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Have a security clearance? Know the rules on Unauthorized Disclosure

"Every Leak Makes Us Weak" poster from the Center for Development of Security Excellence. (Courtesy image)

"Every Leak Makes Us Weak" poster from the Center for Development of Security Excellence. (Courtesy image)

WRIGHT-PATTERSON AIR FORCE BASE, Ohio – Many jobs in the Air Force require a security clearance, whether military or civilian, and it’s critical that clearance holders understand the rules pertaining to unauthorized disclosure of classified and controlled unclassified information to protect national security and themselves.

“People [mistakenly] believe that the information they possess would be of no significant value to an adversary,” said Thomas Pavlick, 88th Air Base Wing Information Protection information security specialist. “In reality, all classified, controlled unclassified and sensitive information is important to our adversaries and so must be protected.”

Due to a number of recent unauthorized disclosures across the Department of Defense, base leadership would like to put a focus on reminding security clearance holders of their responsibilities and why it’s important.

“Unauthorized disclosures of sensitive information result in damage to national security, put our warfighters at risk and give our adversaries insight into our capabilities,” said Col. David R. Anzaldua, 88th Air Base Wing vice commander in a recent e-mail to 88th Air Base Wing staff.

One of the simplest ways to know what can and can’t be released is just by reading over the standard form that security holders sign when starting their job, the SF 312 Classified Information Nondisclosure Agreement. The NdA not only details the proper handling and dissemination of classified information but also the penalties for doing so without proper authorization. It also states who owns classified information, when information in a person’s custody has to be returned and clarifies how long the provisions of the agreement are enforceable.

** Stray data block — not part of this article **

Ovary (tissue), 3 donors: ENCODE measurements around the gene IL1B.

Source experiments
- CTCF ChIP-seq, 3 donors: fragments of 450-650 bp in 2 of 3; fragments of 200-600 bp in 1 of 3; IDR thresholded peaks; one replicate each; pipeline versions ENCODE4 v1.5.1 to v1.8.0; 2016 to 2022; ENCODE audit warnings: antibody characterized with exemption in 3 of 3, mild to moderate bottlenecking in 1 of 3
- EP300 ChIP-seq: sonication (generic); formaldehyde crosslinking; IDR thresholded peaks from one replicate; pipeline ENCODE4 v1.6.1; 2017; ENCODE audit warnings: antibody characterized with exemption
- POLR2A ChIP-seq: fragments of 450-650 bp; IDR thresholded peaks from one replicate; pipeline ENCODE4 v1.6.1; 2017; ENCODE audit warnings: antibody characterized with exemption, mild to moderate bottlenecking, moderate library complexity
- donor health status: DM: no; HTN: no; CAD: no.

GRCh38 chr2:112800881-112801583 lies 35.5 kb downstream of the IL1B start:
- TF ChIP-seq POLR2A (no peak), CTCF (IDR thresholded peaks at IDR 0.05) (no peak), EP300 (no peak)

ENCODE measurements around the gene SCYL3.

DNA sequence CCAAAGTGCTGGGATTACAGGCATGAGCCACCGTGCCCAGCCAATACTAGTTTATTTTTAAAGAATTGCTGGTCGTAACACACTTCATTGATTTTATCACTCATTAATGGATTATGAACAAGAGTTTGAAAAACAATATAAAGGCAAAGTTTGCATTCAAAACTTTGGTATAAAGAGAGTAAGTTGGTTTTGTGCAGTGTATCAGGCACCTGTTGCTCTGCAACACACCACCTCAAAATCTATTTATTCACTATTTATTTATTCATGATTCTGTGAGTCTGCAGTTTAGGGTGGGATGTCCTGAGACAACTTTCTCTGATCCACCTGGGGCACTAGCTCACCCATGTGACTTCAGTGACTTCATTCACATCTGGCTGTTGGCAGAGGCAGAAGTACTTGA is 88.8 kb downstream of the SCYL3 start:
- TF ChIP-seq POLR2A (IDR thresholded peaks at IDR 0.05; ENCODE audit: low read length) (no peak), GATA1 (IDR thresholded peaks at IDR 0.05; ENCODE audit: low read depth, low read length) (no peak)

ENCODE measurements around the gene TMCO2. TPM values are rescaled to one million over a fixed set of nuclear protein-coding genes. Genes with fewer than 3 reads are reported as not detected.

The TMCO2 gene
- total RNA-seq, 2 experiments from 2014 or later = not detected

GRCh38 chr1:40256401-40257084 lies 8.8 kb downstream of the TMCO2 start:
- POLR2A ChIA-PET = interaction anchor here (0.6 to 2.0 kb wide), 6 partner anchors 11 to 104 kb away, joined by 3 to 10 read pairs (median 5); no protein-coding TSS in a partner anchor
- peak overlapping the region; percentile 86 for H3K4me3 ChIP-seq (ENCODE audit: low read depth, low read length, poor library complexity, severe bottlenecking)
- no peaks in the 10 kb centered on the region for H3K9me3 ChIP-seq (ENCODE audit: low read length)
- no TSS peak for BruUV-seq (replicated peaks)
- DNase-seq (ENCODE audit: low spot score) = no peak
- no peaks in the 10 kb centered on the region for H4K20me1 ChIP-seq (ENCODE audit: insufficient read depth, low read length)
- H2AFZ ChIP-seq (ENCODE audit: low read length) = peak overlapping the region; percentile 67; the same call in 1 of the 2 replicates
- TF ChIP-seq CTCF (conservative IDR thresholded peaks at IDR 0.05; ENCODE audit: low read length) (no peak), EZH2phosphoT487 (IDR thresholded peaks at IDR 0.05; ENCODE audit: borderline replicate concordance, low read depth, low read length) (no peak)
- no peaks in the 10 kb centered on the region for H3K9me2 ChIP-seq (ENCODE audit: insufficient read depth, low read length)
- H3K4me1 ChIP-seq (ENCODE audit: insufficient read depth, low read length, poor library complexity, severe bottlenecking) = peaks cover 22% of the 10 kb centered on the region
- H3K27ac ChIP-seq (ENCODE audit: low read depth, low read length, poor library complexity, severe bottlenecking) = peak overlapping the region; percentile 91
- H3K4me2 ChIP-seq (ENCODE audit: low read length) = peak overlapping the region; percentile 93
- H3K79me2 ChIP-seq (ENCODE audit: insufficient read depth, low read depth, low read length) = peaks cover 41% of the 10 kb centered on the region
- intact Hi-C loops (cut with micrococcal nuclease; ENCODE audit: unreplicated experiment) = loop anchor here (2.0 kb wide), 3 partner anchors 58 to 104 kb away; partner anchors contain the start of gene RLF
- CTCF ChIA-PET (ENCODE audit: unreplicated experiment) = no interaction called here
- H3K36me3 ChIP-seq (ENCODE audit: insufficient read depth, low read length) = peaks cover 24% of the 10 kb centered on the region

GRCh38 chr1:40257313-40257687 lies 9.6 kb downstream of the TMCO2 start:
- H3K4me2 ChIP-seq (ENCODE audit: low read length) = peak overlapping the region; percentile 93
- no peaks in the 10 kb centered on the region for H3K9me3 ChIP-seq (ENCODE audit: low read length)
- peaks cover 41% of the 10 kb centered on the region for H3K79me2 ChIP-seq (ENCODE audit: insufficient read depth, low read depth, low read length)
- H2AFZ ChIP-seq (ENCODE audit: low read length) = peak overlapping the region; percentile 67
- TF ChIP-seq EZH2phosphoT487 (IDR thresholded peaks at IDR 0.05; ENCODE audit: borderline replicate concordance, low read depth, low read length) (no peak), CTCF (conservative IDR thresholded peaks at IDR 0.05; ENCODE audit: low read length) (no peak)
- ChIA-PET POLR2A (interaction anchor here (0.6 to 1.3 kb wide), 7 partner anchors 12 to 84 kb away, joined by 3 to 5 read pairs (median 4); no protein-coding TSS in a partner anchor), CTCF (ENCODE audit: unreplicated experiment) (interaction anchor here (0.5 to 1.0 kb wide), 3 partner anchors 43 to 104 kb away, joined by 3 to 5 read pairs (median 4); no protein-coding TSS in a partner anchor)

“Until the U.S. government permits disclosure of the information, that is until it is no longer classified and has been officially made available for public release,” Pavlick said.

In addition to the NdA, there is a 20-minute Unauthorized Disclosure Refresher video developed by the Center for Development of Security Excellence available on YouTube (URL above). The video is based on the Unauthorized Disclosure Refresher course which is available, along with numerous other training resources including case studies, instruction on properly marking classified information and derivative classification procedures, on the CDSE website (URL above).


For those who would like more hands-on training, the 88 ABW Information Protection office hosts a “Marking Familiarization” course every other month. The course covers the purpose of marking classified and controlled unclassified information, the responsibilities of original and derivative classifiers, the rules for marking these materials, discusses the methods of downgrading and declassifying information and the procedures for improperly marked documents, according to Pavlick.

Pavlick said that if a situation occurs where there may have been a compromise of classified information, don’t wait to respond.

“If they believe they've been involved in or have knowledge of an unauthorized disclosure, they should immediately notify their leadership or security manager so actions can be taken to prevent further disclosure,” Pavlick said.

Pavlick said there are plenty of resources available to ensure that all security clearance holders have the information they need to properly manage classified and controlled unclassified information. Contact the 88 ABW Information Protection office at 255-4441 for more information.